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Ducey: Review budget before settling $300M schools case

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Ducey: Review budget before settling $300M schools case

  •  Doug Ducey talks with reporters after serving meals to the homeless Monday to promote a campaign calling for Arizonans to volunteer.
    Tana Hughes/Cronkite News Doug Ducey talks with reporters after serving meals to the homeless Monday to promote a campaign calling for Arizonans to volunteer.

Doug Ducey said Monday the budget will quickly become his top priority when he takes office as governor, including what to do about a lawsuit that’s left the state owing more than $300 million to schools.

That includes being open to reaching a settlement in the school-funding suit, he said.

“I’d certainly rather be paying teachers than be paying lawyers,” Ducey said after volunteering at the Society of St. Vincent de Paul. “So I would like to settle the lawsuit, but the election is over now so we’re looking at the budget and making that a top priority.”

After serving meals to dozens of homeless people, Ducey said he and his team will form a budget study committee before he takes office.

“I want to see a budget that’s structurally sound,” he said. “The specifics of that are going to be talked about in our inaugural address.”

A lingering question is what will become of a lawsuit that prompted the Arizona Supreme Court to rule that state leaders failed to follow a voter-approved law requiring annual inflation adjustments to base school funding. A Superior Court judge later said the state owes a first payment of more than $300 million, but Gov. Jan Brewer has said she plans to appeal that.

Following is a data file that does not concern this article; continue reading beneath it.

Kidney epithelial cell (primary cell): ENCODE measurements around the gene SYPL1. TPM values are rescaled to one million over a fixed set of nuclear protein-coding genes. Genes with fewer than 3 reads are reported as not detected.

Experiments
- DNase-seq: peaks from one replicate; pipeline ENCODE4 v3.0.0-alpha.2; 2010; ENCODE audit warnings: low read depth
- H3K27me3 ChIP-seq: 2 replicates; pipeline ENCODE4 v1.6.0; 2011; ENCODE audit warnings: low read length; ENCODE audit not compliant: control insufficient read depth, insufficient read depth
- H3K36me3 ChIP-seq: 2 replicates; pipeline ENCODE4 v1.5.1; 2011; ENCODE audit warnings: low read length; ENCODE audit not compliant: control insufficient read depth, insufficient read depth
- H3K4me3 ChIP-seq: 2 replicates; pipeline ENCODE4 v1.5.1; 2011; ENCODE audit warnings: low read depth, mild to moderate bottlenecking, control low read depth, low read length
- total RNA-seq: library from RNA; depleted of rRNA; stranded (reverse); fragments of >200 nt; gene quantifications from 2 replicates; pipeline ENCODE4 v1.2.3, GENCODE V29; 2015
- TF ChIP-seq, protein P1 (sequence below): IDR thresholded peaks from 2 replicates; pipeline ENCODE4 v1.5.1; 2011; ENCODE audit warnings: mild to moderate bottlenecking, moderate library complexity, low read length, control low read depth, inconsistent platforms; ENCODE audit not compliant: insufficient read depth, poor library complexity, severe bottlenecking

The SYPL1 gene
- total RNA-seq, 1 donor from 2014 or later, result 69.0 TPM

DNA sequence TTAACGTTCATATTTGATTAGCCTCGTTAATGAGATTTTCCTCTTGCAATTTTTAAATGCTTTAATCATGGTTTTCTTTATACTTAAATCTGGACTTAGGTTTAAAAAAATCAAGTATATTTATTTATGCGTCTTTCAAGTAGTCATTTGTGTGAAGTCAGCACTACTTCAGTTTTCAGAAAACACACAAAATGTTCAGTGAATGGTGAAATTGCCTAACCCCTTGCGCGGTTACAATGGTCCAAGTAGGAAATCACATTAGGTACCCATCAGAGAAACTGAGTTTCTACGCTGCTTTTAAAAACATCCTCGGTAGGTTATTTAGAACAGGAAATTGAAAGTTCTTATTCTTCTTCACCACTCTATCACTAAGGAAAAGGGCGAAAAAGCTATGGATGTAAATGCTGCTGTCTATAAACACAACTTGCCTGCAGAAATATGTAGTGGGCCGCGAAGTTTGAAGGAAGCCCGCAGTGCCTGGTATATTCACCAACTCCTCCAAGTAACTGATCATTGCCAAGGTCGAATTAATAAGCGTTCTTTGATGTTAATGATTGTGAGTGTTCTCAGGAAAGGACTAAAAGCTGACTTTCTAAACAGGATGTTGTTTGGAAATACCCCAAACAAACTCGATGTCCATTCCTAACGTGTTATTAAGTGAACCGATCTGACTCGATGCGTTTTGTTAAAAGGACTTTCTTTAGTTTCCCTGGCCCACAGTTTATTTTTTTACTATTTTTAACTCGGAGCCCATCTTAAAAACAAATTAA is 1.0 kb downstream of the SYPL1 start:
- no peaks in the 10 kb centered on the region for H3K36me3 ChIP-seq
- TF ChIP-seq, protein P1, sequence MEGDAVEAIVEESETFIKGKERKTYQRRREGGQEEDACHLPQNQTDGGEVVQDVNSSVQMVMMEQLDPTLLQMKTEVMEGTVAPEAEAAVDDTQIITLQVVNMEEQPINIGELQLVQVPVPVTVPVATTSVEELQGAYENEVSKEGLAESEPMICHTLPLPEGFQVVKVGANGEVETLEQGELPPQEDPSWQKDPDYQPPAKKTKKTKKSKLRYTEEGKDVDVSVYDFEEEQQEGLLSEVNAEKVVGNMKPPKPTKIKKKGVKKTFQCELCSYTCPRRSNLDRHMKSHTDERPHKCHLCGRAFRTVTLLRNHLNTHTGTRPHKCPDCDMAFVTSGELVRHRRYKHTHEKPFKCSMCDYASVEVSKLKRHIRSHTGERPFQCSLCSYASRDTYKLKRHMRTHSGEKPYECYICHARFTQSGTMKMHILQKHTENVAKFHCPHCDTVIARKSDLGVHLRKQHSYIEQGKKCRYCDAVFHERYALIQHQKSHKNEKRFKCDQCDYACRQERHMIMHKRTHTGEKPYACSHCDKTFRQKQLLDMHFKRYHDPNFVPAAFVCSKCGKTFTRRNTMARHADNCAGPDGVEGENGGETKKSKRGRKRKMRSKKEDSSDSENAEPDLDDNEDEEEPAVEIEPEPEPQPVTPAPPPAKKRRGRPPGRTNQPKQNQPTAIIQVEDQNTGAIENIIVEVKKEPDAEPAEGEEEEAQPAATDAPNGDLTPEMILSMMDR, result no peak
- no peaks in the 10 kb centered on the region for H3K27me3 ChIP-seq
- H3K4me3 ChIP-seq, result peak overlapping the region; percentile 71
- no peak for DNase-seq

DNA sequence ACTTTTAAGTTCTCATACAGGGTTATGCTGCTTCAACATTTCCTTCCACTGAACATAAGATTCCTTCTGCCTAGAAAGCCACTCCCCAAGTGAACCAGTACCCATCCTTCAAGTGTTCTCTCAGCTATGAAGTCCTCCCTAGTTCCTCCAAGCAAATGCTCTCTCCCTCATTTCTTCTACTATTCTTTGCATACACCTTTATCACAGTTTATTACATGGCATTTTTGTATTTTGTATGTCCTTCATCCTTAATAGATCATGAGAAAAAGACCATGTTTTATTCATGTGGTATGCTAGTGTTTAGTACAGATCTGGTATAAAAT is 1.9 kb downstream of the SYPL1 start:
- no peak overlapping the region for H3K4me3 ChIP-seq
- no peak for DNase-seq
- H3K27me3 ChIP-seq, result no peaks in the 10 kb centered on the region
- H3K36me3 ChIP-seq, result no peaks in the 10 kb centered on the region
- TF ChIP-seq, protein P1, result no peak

Throughout Ducey’s campaign, he said he agrees with Brewer but wouldn’t rule out a settlement.

The lawsuit stems from Proposition 301, which in 2000 created an extra 0.6 percent sales tax earmarked for education. It also required the Legislature to increase the base level school funding with inflation, something lawmakers stopped doing in 2010.

The state Supreme Court ordered the base-level funding reset to the level it should be at had it been adjusted every year. In all, the state could wind up paying nearly $1.6 billion.

That uncertainty adds to forecasts of bleak state finances and tough choices facing the next governor and lawmakers.

Ducey said he’s putting together a transition team that will help him with the budget and other decisions, like what may happen with President Barack Obama possibly using an executive order on immigration reform.

He said Obama should demonstrate leadership on immigration by working with the incoming Congress, in which Republicans have majorities in both houses.

“I would call on the president to demonstrate leadership first by securing our borders and work with elected leaders on a step-by-step process for proper immigration reform.”

Asked what he wants in terms of immigration reform, Ducey said, “We are a nation of immigrants, but we’re also a nation of laws.”

Ducey talked with reporters after working at the Society of St. Vincent de Paul to promote Serving Arizona, a campaign in which he’s encouraging Arizonans to volunteer.

“We want to highlight those who we can help,” Ducey said. “I really believe there’s so many of us that can do more and that everyone can be a part of this, whether it’s providing food or clothing or a few extra dollars.”

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